For more information contact: Linda Berry, KCC Director of Public Affairs (785) 271-3269
February 22, 2023
KCC schedules two public hearings on transmission line siting application
TOPEKA - The Kansas Corporation Commission (KCC) has scheduled two public hearings to give Kansas residents an opportunity to learn more about and make comments on an electric transmission line siting application filed by NextEra Energy.
NextEra Energy is requesting permission to site a 94-mile, 345 kV electric transmission line connecting the Wolf Creek Substation in Coffey County to the Blackberry Substation in Jasper County, Missouri, less than one mile over the state line. If the proposed route is approved, the line will pass through five Kansas counties: Coffey, Anderson, Allen, Bourbon and Crawford.
The first public hearing will be held on March 1 at Iola High School, 300 E. Jackson Street, Iola, KS. KCC and NextEra staff will be on hand to answer landowner questions beginning at 3 p.m. The public hearing will begin at 6 p.m. This hearing does not have a virtual option for remote participation such as asking a question or making a comment, but will be broadcast live for viewing on the Kansas Corporation Commission’s YouTube Channel.
The second public hearing will be held on March 2 at the Girard Public Library, 128 W. Prairie Avenue, Girard, KS. Attendees may participate in person or virtually via Zoom. Anyone opting to participate virtually using ZOOM must register at https://kcc.ks.gov/your-opinion-matters by 5 p.m. on March 1. KCC and NextEra staff will be onsite to answer questions beginning at 3 p.m. The public hearing will begin at 6 p.m. KCC Commissioners will participate in the Girard public hearing virtually. The hearing will be broadcast live on the agency’s YouTube channel for those unable to attend.
In addition to the public input opportunities provided with the two hearings, written public comments on the application will be accepted through 5 p.m. CST, March 9, 2023. Comments may be submitted online, in a letter, or by phone. Details can be found at https://kcc.ks.gov/your-opinion-matters.
The Commission, by law, will issue an order on the siting application on or before May 24, 2023. The order could approve or disapprove the proposed route, alter the route, or provide conditions for the granting of the line siting application that the Commission determines is just and reasonable and best protects the rights of all interested parties and those of the general public. If the route is approved, NextEra will have the authority to move forward with the project.
The Wolf Creek to Blackberry transmission line construction project was identified by the Southwest Power Pool (SPP) as a necessary economic project to increase the transmission capability and relieve congestion from western Kansas east to load centers within the SPP region. The SPP is a regional transmission organization (RTO) mandated by the Federal Energy Regulatory Commission (FERC) to ensure reliable supplies of power, adequate transmission infrastructure, and competitive wholesale prices on behalf of its members. The SPP serves 17 states, including Kansas. The project was competitively bid by the Southwest Power Pool and NextEra Energy won the right to construct the line.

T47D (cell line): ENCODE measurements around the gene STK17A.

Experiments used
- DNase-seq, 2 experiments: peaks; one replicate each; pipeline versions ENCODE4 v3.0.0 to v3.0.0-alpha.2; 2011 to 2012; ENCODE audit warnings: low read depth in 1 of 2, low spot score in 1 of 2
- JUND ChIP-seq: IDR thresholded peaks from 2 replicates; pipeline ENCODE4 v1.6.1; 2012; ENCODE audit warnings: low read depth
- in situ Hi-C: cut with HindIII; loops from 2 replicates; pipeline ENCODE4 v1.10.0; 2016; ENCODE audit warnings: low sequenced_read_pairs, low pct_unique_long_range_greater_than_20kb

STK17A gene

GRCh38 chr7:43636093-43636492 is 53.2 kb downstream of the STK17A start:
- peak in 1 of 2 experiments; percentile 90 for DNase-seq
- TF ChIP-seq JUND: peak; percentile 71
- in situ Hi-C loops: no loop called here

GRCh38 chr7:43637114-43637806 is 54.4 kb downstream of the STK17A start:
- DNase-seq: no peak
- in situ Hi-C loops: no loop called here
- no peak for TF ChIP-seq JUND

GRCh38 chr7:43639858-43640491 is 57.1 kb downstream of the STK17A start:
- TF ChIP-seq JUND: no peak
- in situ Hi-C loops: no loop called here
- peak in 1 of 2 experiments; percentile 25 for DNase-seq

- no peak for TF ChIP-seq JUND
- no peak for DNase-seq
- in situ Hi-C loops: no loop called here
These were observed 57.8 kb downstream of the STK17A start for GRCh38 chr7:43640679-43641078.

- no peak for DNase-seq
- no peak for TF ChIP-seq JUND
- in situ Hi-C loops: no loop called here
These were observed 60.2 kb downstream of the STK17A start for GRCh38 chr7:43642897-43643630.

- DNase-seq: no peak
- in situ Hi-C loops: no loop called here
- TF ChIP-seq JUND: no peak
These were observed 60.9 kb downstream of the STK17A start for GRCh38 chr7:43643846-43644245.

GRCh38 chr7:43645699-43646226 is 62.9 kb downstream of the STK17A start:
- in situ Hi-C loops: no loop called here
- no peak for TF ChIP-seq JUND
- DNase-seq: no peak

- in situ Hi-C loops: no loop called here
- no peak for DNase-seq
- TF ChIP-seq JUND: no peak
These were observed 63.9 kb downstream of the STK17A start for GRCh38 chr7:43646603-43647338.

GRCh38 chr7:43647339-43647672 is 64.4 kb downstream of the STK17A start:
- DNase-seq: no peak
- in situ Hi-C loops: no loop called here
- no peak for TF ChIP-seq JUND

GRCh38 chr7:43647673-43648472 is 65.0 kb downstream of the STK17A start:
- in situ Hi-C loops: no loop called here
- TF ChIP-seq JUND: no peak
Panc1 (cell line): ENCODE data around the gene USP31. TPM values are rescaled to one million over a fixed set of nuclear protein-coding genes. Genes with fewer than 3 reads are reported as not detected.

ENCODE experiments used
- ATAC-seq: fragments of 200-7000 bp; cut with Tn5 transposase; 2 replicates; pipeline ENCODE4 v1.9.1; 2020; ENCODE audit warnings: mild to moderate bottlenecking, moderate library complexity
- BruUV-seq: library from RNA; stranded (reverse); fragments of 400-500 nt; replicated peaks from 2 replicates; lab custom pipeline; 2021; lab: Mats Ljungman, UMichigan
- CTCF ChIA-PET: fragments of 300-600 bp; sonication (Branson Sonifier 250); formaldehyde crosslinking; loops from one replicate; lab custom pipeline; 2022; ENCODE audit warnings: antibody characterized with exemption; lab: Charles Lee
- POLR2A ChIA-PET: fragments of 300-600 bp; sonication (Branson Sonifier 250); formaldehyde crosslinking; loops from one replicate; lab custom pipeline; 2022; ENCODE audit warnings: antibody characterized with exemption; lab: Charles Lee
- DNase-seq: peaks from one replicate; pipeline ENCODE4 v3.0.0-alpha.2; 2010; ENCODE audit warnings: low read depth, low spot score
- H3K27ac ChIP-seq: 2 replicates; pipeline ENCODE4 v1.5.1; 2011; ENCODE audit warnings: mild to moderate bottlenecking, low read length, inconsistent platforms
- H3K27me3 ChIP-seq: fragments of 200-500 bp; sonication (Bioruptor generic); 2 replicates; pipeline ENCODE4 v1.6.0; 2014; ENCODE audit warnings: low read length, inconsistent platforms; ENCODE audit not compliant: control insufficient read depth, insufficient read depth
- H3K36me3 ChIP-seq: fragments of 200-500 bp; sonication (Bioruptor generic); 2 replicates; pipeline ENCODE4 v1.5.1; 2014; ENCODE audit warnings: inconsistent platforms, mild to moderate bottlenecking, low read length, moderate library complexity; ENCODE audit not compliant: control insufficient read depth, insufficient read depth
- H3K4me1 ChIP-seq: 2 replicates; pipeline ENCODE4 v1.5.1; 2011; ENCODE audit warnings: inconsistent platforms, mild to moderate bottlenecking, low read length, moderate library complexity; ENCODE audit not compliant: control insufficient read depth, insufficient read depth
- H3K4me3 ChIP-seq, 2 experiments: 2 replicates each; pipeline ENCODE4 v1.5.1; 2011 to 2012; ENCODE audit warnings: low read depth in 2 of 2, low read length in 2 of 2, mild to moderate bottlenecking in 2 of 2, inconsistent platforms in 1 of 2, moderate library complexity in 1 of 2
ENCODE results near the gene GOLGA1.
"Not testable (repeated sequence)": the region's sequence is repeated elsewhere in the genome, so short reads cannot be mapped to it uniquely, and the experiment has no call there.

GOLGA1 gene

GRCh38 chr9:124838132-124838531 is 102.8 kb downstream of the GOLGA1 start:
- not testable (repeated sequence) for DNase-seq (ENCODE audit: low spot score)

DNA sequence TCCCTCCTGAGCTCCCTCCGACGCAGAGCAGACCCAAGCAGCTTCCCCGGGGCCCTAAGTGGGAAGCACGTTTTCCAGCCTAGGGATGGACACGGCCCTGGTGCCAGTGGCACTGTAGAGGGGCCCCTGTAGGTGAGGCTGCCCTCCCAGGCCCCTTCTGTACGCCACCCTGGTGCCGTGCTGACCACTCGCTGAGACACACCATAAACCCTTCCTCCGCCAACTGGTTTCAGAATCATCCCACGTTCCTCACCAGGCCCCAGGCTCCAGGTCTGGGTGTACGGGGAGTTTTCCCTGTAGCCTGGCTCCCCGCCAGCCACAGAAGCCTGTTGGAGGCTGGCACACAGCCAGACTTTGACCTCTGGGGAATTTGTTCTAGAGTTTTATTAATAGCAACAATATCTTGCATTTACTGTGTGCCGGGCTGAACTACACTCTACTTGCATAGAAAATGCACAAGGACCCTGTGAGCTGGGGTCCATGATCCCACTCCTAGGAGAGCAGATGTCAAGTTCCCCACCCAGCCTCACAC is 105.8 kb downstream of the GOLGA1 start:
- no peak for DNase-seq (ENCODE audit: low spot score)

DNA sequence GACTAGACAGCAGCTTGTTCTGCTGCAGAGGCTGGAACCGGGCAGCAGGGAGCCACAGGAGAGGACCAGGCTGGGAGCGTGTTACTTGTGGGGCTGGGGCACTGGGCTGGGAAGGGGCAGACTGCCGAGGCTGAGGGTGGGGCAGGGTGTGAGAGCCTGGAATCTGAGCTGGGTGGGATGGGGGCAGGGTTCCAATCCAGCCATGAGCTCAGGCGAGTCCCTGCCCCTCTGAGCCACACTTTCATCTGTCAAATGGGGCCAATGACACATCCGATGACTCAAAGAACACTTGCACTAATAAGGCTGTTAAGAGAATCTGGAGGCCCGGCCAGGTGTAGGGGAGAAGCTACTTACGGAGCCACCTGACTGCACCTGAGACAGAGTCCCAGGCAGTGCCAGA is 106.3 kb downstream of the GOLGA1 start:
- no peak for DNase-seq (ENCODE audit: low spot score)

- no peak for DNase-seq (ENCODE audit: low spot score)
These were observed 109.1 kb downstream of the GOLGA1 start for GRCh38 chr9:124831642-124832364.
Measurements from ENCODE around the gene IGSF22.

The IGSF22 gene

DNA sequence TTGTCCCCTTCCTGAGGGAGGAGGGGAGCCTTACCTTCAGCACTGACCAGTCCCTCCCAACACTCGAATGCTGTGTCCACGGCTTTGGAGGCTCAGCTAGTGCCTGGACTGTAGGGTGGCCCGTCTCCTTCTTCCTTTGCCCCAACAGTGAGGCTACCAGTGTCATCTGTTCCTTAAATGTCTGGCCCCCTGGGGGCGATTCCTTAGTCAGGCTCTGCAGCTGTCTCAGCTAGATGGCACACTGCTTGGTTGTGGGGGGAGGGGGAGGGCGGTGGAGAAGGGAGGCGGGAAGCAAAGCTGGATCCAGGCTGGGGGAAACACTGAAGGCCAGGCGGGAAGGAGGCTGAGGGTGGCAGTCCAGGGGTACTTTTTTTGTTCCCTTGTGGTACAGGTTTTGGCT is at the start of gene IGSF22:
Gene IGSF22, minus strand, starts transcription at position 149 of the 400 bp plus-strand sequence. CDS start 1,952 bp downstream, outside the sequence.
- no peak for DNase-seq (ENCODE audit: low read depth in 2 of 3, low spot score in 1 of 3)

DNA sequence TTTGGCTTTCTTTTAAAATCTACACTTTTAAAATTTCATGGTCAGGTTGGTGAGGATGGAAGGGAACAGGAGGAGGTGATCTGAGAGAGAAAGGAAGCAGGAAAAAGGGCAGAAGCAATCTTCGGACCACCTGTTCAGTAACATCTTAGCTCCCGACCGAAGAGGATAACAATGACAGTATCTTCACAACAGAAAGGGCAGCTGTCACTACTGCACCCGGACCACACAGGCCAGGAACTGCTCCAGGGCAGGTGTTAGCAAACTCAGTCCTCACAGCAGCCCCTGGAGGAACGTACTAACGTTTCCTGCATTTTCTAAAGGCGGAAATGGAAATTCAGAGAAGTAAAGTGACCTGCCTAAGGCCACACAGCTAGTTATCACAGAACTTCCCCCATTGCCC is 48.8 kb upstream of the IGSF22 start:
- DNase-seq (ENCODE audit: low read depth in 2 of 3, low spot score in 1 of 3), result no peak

Congestion results in an overabundance of energy at particular locations, which limits the ability of lower priced energy to flow freely through the system. When that happens, customers could end up paying higher energy costs. Reducing congestion on the system is the largest driver of cost reductions associated with building new transmission.
On August 29, 2022, the KCC granted a certificate of convenience and necessity (CCN) to NextEra Energy Transmission Southwest, LLC, enabling the company to do business as a transmission only public utility in the State. In issuing the order, The Commission found the project provides benefits for Kansans:
“Based on the testimony received, the Commission finds that the Transmission Project will have a beneficial effect on customers by lowering overall energy costs, removing inefficiency, relieving transmission congestion and improving the reliability of the transmission system.”
The Commission considered arguments that the primary purpose of the line was to send nuclear power to Missouri, or to export wind outside of the SPP footprint, and it found those arguments were not supported. The evidence in the record indicated that the purpose of the line is to alleviate congestion and improve reliability in Kansas, and within SPP. The purpose of the line is not to deliver Kansas nuclear power to Missouri. All of Wolf Creek’s nuclear power will continue to be delivered to SPP, with the rights to Wolf Creek power continuing to be owned by Evergy, Inc. (a utility serving both Kansas and Missouri customers) and Kansas Electric Power Cooperative, Inc. (a wholesale generation and transmission cooperative serving distribution cooperatives throughout Kansas).
Justin Grady, KCC Chief of Revenue Requirements, Cost of Service and Finance, addressed misconceptions about the financing in his testimony, saying the cost of the line will be allocated equitably across the entire 17 state SPP region based on transmission customer load share. Kansas will pay 16.5% of the cost. Grady testified that Kansas customers could see an increase of $0.04 to $0.05 per month to cover the cost of the line beginning in 2025, but when the benefits of the project are considered, they should see a reduction of $4 to $7 for every dollar spent on the line over its 40 year operating life.